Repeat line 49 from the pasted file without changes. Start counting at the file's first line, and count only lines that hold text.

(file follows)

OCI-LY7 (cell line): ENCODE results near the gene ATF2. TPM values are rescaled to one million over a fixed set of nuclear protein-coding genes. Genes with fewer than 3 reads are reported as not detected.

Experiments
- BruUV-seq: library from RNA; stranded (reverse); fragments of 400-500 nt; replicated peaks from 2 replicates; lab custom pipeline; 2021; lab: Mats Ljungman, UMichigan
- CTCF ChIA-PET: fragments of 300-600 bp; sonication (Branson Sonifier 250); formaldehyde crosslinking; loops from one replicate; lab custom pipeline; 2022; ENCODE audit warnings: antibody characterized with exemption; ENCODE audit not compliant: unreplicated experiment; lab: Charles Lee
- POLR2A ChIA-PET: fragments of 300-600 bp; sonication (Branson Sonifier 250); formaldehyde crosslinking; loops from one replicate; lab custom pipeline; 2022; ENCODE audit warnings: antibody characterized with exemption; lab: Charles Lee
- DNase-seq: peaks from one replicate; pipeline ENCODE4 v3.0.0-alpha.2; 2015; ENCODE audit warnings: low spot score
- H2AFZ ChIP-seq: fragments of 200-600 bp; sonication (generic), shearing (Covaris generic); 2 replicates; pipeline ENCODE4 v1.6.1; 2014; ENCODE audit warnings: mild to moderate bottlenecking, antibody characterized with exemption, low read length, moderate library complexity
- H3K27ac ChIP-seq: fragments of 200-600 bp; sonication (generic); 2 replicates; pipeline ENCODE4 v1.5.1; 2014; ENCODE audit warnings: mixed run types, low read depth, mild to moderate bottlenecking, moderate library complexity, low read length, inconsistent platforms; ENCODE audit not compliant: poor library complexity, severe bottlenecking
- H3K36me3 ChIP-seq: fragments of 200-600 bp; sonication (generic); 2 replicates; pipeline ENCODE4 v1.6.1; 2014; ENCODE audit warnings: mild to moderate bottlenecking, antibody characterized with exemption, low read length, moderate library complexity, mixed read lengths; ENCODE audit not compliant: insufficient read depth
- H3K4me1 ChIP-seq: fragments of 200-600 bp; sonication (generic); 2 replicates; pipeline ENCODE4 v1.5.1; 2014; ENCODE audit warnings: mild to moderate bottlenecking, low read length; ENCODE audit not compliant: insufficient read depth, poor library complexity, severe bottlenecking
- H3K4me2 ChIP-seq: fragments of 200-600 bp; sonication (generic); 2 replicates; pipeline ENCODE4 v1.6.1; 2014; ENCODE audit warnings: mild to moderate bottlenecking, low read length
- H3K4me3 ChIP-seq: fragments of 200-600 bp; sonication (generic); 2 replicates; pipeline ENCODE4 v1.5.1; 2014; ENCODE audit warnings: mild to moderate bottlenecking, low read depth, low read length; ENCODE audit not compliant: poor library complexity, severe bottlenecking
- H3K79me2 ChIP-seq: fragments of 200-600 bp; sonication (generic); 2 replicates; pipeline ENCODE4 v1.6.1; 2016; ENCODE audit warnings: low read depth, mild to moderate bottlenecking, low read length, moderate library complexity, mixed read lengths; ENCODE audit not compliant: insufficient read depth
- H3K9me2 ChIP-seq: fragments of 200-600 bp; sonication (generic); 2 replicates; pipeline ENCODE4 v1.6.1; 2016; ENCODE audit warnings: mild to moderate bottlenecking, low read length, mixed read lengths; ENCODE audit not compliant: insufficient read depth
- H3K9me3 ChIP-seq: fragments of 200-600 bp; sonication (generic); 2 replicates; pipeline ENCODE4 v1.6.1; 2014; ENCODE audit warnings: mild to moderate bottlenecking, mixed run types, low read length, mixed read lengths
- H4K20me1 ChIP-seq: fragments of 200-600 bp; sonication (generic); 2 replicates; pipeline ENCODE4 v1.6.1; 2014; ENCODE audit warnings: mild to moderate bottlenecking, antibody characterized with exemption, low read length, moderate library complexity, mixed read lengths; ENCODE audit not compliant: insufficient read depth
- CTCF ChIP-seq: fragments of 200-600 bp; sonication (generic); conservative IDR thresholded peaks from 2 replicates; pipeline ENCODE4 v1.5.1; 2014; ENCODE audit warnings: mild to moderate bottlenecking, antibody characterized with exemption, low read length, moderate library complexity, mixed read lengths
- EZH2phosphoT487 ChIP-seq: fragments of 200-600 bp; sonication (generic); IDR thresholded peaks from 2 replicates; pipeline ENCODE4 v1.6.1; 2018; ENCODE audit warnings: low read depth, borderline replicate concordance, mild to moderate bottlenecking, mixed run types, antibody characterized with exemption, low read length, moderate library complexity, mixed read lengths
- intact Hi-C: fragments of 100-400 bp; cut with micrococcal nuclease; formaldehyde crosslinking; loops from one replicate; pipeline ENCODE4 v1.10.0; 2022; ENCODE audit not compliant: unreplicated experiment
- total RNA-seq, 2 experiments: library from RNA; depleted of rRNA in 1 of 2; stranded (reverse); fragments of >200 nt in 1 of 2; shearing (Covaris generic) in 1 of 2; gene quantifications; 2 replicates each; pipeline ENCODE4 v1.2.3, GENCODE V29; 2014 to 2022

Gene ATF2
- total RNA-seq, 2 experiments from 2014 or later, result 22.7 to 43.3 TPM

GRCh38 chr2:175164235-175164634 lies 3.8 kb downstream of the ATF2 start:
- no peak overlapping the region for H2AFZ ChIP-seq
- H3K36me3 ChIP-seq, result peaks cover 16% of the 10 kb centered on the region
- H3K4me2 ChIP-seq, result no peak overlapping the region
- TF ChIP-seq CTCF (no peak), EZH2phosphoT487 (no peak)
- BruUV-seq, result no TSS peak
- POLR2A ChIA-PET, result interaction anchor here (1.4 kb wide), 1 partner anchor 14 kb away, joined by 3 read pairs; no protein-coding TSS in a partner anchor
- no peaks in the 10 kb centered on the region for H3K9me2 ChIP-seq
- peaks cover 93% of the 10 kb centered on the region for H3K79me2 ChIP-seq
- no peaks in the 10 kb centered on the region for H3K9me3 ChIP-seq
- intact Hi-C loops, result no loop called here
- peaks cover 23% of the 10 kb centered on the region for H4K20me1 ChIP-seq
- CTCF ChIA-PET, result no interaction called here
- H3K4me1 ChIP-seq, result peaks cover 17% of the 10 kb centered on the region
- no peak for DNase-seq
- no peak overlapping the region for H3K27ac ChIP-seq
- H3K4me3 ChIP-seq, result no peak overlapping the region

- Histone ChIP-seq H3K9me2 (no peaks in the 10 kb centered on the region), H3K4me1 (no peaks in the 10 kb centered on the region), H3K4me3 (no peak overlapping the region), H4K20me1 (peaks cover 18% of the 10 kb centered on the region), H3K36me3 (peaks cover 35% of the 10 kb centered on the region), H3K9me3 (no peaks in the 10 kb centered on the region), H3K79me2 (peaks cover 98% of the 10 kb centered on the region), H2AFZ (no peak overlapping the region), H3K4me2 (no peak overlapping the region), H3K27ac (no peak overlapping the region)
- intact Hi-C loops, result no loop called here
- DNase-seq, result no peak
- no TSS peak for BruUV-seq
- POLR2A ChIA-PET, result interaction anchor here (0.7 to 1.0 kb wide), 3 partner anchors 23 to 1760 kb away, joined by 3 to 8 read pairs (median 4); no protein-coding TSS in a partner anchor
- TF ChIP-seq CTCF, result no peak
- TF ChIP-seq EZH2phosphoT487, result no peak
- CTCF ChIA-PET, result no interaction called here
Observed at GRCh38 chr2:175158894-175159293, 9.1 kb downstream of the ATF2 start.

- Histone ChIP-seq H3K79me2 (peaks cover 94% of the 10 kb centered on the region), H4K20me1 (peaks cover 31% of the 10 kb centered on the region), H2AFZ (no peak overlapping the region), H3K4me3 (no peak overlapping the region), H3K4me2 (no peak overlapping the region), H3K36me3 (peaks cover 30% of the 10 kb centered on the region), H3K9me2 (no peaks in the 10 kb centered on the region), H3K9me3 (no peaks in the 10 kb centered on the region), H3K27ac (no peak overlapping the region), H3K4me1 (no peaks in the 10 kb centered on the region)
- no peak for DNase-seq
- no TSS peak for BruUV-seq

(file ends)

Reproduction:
- Histone ChIP-seq H3K79me2 (peaks cover 94% of the 10 kb centered on the region), H4K20me1 (peaks cover 31% of the 10 kb centered on the region), H2AFZ (no peak overlapping the region), H3K4me3 (no peak overlapping the region), H3K4me2 (no peak overlapping the region), H3K36me3 (peaks cover 30% of the 10 kb centered on the region), H3K9me2 (no peaks in the 10 kb centered on the region), H3K9me3 (no peaks in the 10 kb centered on the region), H3K27ac (no peak overlapping the region), H3K4me1 (no peaks in the 10 kb centered on the region)